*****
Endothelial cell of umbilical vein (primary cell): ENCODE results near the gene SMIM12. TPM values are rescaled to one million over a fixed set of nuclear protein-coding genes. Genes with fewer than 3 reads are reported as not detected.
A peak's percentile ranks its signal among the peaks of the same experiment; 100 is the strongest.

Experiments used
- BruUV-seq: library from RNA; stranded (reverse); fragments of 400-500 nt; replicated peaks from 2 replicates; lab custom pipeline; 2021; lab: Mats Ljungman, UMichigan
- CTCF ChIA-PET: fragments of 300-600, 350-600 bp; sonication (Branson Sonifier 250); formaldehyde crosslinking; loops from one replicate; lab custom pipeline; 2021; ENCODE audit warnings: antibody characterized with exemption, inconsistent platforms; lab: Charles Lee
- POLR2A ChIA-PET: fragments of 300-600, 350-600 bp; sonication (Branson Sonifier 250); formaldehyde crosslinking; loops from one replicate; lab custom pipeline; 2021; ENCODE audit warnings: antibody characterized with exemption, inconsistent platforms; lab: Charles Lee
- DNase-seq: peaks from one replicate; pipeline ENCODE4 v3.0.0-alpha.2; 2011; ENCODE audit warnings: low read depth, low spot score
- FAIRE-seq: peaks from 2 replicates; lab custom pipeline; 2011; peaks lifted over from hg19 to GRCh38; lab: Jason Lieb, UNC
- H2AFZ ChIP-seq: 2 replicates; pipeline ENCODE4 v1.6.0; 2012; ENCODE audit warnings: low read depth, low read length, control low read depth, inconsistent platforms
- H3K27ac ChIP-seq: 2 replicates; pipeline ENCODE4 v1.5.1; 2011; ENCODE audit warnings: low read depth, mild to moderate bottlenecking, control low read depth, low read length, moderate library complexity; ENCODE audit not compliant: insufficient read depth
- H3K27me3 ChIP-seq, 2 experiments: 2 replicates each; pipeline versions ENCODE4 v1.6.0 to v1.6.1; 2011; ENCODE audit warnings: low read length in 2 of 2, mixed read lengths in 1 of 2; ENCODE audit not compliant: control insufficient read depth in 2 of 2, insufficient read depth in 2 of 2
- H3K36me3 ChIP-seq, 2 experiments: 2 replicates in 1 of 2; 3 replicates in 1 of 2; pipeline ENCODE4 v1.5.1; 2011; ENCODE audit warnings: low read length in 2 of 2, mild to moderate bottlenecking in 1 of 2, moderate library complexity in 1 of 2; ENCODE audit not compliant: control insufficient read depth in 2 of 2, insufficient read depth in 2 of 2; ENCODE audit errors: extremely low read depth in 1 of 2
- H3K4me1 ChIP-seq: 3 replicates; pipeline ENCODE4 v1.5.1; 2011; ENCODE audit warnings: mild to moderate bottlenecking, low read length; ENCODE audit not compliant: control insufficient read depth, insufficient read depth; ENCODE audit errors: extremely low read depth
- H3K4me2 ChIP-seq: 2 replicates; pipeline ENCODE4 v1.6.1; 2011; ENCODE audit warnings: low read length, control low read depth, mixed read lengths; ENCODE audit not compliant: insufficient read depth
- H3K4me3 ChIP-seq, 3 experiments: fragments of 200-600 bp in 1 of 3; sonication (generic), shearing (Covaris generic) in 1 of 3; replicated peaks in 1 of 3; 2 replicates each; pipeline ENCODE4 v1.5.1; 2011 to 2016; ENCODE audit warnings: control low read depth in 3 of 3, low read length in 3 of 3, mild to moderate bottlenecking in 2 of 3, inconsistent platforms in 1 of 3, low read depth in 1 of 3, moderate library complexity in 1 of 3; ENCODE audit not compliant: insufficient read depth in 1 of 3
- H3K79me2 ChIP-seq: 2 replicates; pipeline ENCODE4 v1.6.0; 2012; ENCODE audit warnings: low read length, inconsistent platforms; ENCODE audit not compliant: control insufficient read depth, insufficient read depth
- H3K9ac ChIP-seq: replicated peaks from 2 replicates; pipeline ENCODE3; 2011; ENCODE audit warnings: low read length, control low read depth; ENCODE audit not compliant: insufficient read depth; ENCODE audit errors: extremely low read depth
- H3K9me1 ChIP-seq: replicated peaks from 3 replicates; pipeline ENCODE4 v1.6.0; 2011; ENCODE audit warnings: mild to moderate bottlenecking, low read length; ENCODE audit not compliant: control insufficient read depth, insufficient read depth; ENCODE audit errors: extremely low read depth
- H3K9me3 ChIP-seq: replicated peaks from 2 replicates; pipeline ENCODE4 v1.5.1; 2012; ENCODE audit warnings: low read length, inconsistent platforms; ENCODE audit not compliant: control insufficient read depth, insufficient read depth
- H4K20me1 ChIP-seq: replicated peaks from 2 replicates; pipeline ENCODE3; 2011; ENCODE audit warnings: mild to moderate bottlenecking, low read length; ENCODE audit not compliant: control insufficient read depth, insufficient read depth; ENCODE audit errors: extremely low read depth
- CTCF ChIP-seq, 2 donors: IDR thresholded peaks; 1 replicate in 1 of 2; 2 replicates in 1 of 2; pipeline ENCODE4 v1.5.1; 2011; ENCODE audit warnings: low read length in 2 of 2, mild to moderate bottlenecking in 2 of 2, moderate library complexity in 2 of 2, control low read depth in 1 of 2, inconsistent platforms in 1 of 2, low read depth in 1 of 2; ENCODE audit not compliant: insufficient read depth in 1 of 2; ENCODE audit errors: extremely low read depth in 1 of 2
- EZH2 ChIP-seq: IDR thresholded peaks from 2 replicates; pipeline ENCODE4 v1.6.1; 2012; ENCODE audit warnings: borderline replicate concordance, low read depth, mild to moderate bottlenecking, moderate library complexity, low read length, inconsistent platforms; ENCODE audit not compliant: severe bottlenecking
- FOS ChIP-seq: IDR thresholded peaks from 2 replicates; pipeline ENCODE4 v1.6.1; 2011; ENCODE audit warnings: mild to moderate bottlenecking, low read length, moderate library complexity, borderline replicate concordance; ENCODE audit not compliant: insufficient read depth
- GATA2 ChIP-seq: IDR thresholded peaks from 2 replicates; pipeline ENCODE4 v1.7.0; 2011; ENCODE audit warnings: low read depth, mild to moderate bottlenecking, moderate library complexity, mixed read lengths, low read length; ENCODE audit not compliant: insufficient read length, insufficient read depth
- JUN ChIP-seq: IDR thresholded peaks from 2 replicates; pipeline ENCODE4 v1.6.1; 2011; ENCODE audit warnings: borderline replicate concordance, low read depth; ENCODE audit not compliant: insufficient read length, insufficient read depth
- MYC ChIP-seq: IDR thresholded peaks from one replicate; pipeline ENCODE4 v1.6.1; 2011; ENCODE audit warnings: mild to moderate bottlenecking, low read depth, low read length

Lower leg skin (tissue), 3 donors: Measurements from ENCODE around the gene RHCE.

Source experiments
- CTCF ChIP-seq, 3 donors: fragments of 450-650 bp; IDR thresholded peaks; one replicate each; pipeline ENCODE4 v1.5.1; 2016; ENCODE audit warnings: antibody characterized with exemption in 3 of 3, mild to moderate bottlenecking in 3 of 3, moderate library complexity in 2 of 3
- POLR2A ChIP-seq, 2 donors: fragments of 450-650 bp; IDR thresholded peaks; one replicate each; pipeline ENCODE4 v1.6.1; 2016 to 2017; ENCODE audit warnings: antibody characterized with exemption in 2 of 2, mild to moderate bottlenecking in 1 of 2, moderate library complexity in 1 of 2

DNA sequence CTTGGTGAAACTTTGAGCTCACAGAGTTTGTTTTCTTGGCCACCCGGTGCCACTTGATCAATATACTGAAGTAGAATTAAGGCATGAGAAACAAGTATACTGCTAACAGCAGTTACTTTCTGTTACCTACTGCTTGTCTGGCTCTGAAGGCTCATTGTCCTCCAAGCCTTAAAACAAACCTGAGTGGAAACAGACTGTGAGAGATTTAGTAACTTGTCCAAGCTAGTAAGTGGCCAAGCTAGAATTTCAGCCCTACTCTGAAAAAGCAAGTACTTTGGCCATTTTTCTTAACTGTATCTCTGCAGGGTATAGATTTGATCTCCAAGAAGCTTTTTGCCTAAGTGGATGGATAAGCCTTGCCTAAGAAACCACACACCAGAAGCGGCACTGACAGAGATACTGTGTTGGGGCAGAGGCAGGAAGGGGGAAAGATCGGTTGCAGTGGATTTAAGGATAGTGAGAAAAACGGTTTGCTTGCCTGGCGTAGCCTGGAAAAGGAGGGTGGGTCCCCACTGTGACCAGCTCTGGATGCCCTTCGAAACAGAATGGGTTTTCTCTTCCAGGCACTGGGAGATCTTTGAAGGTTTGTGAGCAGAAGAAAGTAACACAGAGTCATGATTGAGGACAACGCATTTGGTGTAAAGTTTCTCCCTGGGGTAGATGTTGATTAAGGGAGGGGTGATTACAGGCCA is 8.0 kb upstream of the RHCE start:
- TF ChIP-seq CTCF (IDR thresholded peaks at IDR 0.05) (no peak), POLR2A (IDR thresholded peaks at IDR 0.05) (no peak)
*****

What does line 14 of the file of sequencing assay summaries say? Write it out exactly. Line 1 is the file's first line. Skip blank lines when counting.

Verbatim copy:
- H3K4me2 ChIP-seq: 2 replicates; pipeline ENCODE4 v1.6.1; 2011; ENCODE audit warnings: low read length, control low read depth, mixed read lengths; ENCODE audit not compliant: insufficient read depth